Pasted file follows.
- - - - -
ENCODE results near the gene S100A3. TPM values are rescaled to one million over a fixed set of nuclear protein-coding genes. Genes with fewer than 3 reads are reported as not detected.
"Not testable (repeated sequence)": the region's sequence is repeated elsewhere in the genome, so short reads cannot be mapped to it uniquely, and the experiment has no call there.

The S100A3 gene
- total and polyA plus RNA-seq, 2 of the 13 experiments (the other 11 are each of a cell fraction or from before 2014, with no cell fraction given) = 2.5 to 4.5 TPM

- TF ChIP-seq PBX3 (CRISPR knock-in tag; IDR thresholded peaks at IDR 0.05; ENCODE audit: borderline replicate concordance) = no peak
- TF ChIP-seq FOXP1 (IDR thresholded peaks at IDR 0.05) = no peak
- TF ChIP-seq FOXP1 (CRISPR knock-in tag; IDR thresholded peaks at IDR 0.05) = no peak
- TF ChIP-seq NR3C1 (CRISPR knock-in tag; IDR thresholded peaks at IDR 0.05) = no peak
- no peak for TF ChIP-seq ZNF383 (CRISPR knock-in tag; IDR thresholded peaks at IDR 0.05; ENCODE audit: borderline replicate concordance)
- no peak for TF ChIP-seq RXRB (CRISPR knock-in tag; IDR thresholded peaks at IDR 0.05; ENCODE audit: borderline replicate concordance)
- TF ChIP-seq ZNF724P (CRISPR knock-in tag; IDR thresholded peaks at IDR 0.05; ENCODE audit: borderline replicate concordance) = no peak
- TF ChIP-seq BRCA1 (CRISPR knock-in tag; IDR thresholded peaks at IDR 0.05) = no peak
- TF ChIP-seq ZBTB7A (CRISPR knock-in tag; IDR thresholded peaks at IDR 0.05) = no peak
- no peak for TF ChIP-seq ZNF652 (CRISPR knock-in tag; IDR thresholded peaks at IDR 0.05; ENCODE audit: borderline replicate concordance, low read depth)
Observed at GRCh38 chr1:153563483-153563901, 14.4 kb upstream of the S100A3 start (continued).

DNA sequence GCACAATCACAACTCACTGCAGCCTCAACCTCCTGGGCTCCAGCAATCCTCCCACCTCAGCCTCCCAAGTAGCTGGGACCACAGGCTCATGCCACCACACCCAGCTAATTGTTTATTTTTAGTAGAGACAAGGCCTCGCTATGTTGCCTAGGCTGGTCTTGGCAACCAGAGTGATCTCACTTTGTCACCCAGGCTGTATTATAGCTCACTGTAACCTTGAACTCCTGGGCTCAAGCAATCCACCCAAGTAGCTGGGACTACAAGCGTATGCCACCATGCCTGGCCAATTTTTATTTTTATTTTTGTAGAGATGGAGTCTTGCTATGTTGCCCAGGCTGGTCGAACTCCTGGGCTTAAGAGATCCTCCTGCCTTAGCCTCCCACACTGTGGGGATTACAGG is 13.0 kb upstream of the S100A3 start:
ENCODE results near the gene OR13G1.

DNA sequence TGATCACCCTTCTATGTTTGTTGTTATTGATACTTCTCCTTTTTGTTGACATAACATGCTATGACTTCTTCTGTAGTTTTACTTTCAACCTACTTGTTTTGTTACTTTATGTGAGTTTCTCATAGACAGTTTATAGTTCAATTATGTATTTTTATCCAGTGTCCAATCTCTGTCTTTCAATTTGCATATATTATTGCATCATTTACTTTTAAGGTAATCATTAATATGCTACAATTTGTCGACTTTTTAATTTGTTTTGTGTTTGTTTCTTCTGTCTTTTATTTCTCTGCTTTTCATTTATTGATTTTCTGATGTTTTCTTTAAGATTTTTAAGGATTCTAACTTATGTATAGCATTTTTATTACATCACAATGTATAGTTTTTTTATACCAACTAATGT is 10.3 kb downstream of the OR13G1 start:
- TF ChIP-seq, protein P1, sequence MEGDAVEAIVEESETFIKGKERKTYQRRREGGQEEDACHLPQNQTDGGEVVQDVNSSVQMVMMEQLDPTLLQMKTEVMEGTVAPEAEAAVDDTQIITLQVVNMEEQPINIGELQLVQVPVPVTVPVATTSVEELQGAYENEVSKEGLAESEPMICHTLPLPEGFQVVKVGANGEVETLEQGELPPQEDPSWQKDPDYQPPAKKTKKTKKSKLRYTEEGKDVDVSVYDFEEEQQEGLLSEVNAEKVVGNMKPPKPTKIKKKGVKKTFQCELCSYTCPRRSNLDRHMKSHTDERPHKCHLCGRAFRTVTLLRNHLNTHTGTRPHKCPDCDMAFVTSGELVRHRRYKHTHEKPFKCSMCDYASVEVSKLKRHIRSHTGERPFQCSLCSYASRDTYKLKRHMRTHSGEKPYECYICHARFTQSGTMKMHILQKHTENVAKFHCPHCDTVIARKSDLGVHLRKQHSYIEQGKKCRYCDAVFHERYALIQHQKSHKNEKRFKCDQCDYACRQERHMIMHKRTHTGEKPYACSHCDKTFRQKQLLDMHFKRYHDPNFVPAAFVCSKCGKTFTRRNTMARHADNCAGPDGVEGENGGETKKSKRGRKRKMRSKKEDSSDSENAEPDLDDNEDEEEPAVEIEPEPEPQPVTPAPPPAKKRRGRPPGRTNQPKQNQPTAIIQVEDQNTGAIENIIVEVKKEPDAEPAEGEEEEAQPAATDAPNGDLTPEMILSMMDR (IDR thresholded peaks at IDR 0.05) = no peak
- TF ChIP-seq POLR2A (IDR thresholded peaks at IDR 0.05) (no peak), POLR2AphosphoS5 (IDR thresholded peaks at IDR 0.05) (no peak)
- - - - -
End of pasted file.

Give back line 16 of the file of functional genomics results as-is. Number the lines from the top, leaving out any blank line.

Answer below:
DNA sequence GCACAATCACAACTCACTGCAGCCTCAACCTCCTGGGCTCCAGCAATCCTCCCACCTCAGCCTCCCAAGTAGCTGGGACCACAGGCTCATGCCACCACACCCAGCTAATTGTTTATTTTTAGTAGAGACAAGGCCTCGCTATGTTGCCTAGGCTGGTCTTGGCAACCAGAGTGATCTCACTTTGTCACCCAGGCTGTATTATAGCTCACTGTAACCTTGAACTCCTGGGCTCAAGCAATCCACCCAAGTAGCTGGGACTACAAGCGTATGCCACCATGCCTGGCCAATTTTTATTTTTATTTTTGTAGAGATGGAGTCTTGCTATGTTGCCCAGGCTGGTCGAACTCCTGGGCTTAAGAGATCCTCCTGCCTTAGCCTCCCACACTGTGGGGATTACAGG is 13.0 kb upstream of the S100A3 start: